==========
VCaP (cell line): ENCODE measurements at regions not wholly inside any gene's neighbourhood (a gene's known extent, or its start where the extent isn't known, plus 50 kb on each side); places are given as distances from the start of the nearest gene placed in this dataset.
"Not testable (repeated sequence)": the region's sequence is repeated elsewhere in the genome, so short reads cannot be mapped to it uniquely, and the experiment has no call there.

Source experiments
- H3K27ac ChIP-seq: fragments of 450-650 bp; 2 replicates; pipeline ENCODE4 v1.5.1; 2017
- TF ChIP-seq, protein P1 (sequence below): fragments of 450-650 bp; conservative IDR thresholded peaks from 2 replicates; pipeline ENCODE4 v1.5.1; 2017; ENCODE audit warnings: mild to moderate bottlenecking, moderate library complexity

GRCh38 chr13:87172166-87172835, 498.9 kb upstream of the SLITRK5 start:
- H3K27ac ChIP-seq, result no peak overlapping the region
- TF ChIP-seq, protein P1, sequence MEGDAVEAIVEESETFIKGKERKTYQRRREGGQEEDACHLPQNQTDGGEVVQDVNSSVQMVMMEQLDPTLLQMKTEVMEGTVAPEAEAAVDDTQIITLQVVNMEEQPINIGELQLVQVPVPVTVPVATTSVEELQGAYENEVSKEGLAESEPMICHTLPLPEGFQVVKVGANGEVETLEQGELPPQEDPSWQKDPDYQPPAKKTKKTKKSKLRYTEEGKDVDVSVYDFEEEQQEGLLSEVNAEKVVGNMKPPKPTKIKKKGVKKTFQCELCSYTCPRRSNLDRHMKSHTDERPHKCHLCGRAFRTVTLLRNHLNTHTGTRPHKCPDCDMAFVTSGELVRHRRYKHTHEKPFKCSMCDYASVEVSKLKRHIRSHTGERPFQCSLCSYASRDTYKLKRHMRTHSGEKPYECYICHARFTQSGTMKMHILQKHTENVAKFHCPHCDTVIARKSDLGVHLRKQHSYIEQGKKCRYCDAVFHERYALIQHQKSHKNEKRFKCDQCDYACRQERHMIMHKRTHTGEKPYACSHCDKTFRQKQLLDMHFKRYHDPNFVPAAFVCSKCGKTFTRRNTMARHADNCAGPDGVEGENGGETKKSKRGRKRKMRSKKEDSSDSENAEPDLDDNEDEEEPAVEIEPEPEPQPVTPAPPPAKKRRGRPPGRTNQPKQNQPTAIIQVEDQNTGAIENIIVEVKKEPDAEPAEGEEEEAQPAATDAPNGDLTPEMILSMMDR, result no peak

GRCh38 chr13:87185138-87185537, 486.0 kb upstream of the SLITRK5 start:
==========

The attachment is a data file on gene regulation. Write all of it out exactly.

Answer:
VCaP (cell line): ENCODE measurements at regions not wholly inside any gene's neighbourhood (a gene's known extent, or its start where the extent isn't known, plus 50 kb on each side); places are given as distances from the start of the nearest gene placed in this dataset.
"Not testable (repeated sequence)": the region's sequence is repeated elsewhere in the genome, so short reads cannot be mapped to it uniquely, and the experiment has no call there.

Source experiments
- H3K27ac ChIP-seq: fragments of 450-650 bp; 2 replicates; pipeline ENCODE4 v1.5.1; 2017
- TF ChIP-seq, protein P1 (sequence below): fragments of 450-650 bp; conservative IDR thresholded peaks from 2 replicates; pipeline ENCODE4 v1.5.1; 2017; ENCODE audit warnings: mild to moderate bottlenecking, moderate library complexity

GRCh38 chr13:87172166-87172835, 498.9 kb upstream of the SLITRK5 start:
- H3K27ac ChIP-seq, result no peak overlapping the region
- TF ChIP-seq, protein P1, sequence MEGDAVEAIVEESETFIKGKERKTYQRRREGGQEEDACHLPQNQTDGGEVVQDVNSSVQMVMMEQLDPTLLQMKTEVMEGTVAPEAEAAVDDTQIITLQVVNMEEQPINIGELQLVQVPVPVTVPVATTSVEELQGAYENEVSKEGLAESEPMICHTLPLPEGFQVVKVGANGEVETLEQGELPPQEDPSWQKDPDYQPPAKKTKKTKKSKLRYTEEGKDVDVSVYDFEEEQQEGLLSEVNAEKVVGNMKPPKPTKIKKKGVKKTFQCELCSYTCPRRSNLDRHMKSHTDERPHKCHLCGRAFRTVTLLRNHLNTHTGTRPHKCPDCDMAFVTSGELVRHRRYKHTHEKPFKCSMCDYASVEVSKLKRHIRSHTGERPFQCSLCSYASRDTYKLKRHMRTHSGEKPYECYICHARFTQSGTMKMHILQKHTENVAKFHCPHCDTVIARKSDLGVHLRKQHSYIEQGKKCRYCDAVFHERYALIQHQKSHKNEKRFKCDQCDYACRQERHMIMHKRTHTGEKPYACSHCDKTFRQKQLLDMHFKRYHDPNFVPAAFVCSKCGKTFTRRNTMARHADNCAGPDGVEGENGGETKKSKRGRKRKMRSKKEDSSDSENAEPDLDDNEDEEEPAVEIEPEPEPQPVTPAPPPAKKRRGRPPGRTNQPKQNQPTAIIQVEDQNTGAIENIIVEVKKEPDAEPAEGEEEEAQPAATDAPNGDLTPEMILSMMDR, result no peak

GRCh38 chr13:87185138-87185537, 486.0 kb upstream of the SLITRK5 start: